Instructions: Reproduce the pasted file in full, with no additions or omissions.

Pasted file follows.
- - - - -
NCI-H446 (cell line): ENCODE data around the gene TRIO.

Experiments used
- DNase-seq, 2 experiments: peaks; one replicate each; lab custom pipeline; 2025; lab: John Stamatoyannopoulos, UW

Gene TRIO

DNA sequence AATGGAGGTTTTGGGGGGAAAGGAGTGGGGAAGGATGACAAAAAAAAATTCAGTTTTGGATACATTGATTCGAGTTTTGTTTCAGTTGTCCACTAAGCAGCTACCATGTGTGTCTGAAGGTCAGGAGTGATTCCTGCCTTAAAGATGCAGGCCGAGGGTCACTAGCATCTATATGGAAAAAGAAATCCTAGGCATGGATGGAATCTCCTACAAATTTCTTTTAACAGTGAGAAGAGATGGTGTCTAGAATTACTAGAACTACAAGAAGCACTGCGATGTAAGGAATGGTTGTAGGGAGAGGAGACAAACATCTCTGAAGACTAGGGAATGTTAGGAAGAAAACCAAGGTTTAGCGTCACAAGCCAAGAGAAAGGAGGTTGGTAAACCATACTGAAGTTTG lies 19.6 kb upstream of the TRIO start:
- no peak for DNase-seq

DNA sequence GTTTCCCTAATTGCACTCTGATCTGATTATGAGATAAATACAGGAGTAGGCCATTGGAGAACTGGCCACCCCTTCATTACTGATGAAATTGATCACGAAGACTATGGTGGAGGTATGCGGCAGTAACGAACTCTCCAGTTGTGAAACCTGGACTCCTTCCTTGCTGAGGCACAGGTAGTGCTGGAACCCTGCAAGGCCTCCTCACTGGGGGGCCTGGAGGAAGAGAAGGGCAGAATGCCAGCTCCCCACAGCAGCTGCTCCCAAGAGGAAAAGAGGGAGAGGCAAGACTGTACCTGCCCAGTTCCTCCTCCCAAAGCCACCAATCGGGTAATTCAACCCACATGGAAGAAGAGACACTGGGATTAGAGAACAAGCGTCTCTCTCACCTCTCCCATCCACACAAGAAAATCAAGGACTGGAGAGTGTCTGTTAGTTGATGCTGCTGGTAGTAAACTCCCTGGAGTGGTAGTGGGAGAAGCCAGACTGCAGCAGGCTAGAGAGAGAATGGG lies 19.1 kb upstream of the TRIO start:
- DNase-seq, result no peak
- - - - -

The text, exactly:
NCI-H446 (cell line): ENCODE data around the gene TRIO.

Experiments used
- DNase-seq, 2 experiments: peaks; one replicate each; lab custom pipeline; 2025; lab: John Stamatoyannopoulos, UW

Gene TRIO

DNA sequence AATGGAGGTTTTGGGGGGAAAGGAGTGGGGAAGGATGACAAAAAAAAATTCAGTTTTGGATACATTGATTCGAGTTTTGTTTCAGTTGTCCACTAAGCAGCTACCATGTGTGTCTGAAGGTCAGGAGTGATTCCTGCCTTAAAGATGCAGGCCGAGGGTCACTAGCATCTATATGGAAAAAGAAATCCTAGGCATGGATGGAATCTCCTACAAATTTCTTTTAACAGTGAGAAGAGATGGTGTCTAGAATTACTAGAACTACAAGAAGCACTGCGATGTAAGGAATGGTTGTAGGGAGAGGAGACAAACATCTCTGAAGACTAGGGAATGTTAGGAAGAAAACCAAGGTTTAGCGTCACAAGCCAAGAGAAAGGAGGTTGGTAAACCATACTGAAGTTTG lies 19.6 kb upstream of the TRIO start:
- no peak for DNase-seq

DNA sequence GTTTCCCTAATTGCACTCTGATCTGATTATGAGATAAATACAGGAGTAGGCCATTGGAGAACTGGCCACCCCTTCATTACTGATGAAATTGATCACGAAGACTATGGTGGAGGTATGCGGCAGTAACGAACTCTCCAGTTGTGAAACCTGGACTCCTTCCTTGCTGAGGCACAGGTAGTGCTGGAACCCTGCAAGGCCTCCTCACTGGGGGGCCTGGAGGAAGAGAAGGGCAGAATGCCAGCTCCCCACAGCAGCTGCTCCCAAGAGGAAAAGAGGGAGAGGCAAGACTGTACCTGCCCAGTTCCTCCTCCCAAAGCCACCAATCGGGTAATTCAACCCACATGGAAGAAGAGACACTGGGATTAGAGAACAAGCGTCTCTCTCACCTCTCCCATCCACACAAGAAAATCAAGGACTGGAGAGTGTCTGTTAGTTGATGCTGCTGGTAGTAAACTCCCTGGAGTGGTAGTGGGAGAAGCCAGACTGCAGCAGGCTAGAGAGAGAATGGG lies 19.1 kb upstream of the TRIO start:
- DNase-seq, result no peak